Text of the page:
Core Thoughts: The Best Trends in Cybersecurity
Core Thoughts is a series on my blog where I throw a question into the ring for discussion and allow my amazing colleagues and connections to answer. In this month’s Core Thoughts series I posed the following question to many of my government and private sector connections who I know to be deep in the cybersecurity discussion.
“In your opinion, what are the best trends in cybersecurity right now? “
I received so many great responses that I decided to change the format of this blog a little and share the overarching themes from my contact – ? responses, instead of their actual comments. What you see below is the summation of the common themes I observed in the 11+ pages of responses I received.
Understanding the Threat
A theme I saw repeated a few times in responses was that the very discussion of cyber is growing and moving beyond IT and into an organization-wide discussion. While the cyber threat isn’t new, the perception shift now is that we’re finally beginning to understand it and giving it the focus it requires. This is a good thing. Some responses identified the importance of understanding “threat intelligence “, others pointed at the implications of a critical infrastructure attack and how that really cuts through all industries, departments and sectors.
“Access to information for defense ??during peace, or times of war ??is critical. Imagine what would happen if someone could shut down the entire power grid in the U.S. ” -Steve Huys, Senior Business Development Manager, Space/Radar/Missiles, Honeywell
Cybersecurity has become so important to our continued national security that many colleges and universities across the U.S. now offer cybersecurity programs of study. This struck a chord as a positive trend with some key details called out by my connections, specifically the integration of cyber as a core element of any data-driven program of study- not just “it’s own thing “.
“We need the education trend to expand so that our knowledge sphere can, over time, reduce the breach capabilities we see today. ” –Anna-Maria G. Palmer, Senior VP Human Resources, Compass Pointe HC
Along with the educational integration mentioned above, many of my connections touched on this trend, specifically of capabilities, networks and hardware. As what we define as “cybersecurity ” grows to include more than just the protection of files, or a single network, so to does the need for vendors, users and leaders to think about cyber (and the accompanying products and services) as part of an integrated whole with all parts connected and all elements symbiotic.
“…as our networks become larger, the opportunity for bad actors to access them and take malicious action increases exponentially. [Cyber integration]…will be critical in determining how well we stay ahead of that threat curve. ” -Jon Rucker, Director Integrated Air & Missile Defense, Lockheed Martin
On the intelligence and national security side of things, how do we think about overhead assets and maintain network security for cyber and space, as well as mission operations? One comment struck me particularly ??that under CYBERCOM we can expect our position on cyber to be shaped by “national intelligence and strategic perspective rather than by a tactical asset perspective. ”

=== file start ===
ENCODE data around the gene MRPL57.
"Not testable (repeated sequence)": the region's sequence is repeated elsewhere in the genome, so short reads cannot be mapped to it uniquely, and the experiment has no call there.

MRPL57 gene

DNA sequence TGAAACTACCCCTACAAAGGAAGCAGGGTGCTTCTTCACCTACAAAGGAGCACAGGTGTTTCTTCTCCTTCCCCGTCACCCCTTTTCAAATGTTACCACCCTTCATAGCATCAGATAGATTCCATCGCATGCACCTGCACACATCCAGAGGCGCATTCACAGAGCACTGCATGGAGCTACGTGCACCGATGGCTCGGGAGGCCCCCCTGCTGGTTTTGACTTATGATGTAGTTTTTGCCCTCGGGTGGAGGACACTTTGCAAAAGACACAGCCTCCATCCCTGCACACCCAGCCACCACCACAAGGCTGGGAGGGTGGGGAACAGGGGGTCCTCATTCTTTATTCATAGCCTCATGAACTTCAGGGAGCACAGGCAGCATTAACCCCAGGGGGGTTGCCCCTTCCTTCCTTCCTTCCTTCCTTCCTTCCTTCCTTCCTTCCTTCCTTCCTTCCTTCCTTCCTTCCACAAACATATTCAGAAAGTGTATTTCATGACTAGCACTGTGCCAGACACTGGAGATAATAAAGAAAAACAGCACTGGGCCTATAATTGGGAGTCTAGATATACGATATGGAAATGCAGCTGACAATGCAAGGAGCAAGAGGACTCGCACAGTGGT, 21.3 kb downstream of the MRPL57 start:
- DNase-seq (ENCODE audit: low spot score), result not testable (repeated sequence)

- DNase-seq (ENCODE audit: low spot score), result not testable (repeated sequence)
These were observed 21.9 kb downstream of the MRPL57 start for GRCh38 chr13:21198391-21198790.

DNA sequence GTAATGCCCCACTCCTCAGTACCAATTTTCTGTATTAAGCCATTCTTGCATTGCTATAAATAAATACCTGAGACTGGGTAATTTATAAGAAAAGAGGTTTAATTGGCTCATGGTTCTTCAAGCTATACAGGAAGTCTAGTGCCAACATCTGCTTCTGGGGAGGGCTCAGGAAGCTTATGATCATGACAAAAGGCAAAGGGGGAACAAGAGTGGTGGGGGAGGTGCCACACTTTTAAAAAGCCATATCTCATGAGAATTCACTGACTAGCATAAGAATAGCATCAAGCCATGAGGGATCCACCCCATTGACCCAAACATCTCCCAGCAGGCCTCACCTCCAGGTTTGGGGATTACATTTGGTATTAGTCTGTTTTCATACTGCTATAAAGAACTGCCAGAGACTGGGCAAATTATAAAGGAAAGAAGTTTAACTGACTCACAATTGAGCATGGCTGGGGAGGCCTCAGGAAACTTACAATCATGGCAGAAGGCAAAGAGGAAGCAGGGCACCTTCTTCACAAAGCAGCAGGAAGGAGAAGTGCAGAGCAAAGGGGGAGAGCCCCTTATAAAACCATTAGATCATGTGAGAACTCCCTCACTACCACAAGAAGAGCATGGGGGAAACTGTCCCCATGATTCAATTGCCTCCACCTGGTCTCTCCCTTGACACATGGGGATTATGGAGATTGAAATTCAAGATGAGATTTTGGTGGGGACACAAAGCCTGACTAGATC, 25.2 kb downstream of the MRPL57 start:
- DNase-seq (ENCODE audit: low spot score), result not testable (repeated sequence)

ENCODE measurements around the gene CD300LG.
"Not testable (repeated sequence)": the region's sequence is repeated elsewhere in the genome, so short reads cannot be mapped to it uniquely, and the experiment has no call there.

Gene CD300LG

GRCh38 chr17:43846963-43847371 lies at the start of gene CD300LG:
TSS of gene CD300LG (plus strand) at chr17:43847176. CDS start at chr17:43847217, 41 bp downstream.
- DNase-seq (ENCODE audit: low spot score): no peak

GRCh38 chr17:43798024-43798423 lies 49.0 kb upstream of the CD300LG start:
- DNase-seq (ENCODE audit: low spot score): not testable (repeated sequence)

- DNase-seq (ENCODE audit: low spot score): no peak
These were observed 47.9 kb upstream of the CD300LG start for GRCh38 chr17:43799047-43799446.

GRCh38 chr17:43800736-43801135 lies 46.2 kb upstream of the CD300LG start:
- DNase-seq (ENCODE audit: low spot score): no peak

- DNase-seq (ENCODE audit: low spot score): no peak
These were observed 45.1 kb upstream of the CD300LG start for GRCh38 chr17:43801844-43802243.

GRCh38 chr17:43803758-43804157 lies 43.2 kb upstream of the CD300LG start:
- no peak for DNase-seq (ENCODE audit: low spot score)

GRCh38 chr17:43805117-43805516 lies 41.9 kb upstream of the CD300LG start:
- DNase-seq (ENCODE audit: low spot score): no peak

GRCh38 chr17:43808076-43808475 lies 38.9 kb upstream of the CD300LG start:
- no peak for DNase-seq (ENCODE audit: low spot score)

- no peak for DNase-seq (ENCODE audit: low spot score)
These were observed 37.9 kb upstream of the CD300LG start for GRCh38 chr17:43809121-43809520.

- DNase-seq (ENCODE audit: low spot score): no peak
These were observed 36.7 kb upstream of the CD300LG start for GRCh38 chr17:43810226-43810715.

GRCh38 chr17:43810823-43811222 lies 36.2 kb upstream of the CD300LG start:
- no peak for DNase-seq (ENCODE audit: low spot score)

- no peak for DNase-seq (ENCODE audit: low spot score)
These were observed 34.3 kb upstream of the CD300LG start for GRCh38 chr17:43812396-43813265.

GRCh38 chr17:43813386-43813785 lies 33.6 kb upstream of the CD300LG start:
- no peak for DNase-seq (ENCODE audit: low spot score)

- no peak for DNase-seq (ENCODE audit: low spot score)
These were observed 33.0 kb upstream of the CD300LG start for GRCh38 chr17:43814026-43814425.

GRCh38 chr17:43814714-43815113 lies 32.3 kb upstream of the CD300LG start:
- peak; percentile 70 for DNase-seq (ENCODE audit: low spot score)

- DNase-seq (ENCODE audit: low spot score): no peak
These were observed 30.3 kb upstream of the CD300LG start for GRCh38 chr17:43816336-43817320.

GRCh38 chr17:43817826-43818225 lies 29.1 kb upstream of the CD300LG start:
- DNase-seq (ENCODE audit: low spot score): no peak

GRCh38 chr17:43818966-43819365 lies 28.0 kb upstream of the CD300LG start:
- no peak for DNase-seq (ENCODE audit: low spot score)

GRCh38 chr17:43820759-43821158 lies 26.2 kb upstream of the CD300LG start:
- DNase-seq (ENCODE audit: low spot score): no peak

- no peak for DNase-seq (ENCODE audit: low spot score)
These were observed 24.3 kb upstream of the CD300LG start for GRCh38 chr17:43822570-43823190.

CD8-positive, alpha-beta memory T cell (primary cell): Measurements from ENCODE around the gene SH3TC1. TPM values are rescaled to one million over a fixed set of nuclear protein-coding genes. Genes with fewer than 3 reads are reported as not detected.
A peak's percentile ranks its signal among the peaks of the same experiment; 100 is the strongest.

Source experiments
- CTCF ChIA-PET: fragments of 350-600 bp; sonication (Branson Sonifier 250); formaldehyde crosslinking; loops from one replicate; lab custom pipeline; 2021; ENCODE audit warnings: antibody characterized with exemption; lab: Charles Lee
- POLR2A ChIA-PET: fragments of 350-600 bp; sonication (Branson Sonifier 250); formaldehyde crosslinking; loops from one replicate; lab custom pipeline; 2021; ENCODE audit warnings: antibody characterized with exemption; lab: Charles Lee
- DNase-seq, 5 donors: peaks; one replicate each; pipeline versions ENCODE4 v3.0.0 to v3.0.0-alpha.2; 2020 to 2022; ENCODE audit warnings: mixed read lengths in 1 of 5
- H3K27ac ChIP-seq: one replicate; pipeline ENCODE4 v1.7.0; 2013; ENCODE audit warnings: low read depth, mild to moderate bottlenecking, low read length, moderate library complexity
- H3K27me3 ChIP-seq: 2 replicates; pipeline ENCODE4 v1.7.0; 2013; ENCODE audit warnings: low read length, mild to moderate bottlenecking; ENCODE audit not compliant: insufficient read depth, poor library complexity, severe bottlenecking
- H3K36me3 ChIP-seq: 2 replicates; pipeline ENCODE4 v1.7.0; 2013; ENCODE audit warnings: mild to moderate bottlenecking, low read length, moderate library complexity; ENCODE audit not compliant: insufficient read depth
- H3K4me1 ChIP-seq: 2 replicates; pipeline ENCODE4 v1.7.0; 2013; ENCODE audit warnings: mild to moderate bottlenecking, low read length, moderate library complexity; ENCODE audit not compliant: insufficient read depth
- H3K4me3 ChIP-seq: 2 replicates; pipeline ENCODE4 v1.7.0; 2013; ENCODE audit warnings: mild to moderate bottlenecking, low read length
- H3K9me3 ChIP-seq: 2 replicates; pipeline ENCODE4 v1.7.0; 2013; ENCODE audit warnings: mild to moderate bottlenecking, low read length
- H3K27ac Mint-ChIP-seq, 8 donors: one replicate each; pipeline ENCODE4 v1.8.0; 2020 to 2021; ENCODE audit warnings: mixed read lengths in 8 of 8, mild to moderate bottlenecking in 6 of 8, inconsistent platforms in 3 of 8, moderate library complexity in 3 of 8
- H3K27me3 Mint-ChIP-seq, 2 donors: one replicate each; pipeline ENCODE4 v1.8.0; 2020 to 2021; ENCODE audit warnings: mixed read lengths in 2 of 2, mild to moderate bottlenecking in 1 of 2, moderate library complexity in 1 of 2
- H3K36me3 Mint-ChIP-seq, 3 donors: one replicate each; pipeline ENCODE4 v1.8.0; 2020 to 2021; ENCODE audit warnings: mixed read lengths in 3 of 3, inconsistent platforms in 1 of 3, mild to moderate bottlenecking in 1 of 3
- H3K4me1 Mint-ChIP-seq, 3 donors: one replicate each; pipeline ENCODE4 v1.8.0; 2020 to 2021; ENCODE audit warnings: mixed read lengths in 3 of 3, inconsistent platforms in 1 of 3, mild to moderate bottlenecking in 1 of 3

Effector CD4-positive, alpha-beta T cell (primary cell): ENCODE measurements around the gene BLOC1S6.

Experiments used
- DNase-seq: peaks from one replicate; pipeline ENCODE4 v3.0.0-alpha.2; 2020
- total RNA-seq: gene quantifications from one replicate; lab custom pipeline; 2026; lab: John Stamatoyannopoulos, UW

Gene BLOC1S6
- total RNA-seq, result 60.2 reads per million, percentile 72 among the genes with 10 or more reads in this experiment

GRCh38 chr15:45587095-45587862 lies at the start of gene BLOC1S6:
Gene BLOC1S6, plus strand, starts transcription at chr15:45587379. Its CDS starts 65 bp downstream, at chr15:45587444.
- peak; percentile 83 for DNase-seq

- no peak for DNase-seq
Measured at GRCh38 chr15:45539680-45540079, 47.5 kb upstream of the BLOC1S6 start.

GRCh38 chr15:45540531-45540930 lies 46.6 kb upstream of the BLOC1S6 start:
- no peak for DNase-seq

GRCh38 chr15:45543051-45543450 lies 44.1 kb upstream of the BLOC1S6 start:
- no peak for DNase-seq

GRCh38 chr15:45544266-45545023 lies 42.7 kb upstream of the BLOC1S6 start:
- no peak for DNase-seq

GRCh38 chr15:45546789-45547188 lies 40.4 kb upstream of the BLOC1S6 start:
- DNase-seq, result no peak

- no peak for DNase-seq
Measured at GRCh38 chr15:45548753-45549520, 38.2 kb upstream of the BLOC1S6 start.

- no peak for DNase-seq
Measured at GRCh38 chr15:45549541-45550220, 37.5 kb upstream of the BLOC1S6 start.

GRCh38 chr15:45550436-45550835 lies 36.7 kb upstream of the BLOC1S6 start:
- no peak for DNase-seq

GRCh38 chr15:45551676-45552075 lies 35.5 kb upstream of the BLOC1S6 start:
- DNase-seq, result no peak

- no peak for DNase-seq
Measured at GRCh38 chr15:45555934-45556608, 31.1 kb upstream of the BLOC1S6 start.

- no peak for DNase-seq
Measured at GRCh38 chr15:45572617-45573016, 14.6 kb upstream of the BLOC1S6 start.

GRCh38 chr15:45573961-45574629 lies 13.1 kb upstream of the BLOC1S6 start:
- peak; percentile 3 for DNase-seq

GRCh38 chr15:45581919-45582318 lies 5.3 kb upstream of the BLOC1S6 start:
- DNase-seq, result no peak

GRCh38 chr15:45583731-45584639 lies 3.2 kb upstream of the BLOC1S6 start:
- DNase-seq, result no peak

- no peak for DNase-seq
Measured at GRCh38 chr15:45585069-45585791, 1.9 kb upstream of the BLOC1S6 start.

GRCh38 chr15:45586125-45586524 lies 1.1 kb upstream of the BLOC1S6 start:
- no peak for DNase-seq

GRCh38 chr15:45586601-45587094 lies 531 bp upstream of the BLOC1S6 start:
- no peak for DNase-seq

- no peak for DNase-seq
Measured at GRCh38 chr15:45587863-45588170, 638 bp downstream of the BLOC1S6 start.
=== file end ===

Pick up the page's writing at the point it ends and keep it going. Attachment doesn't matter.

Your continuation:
“…from the Air Force perspective, the connection between cyber and space protection is incredibly important… ” -Eric D’Anna, Colonel @ USAF, Retired
2015 has seen a variety of high profile cyber attacks, particularly on private sector networks like Target and Sony Pictures. These hacks demonstrate the widening scope of hackers (many of them being nation-state actors) beyond traditional government targets. What my connections pointed out was that this new avenue of the “softer target ” requires commercial and government solutions providers to think more expansively about their service offerings. Private sector cyber threats are growing at an alarming rate and, in order to keep up, vendors are upping their game, especially as Internet of Things offerings explode into the commercial space.
“The need for [private IT enterprise services] will only rise as the Internet of Things takes hold. The implications are enormous. ” -Ron Corsetti, Principal, White Birch Analytics
Teamwork & Cooperation
With the threat so pervasive and continuing to evolve, no one company can protect its network alone. We’re seeing more and more collaboration and cooperation in the cyber solutions space, including threat intelligence sharing. With a posture of sharing and collaboration our chances of a strengthened corporate and critical infrastructure is vastly improved.
“I believe the best trend right now in cybersecurity is how many organizations and business interests are trying to work together… ” -Henry Baird, President Baird & Associates, formerly Director Strategy & Business Development for ATK
Well, there you have it: a glimpse into the future of cybersecurity from some of the best minds in the business. So, do you agree or disagree with the trends discussed here? Do you have your own you’d like to add to the conversation? I’d love to hear your own thoughts on the matter so please leave a comment below.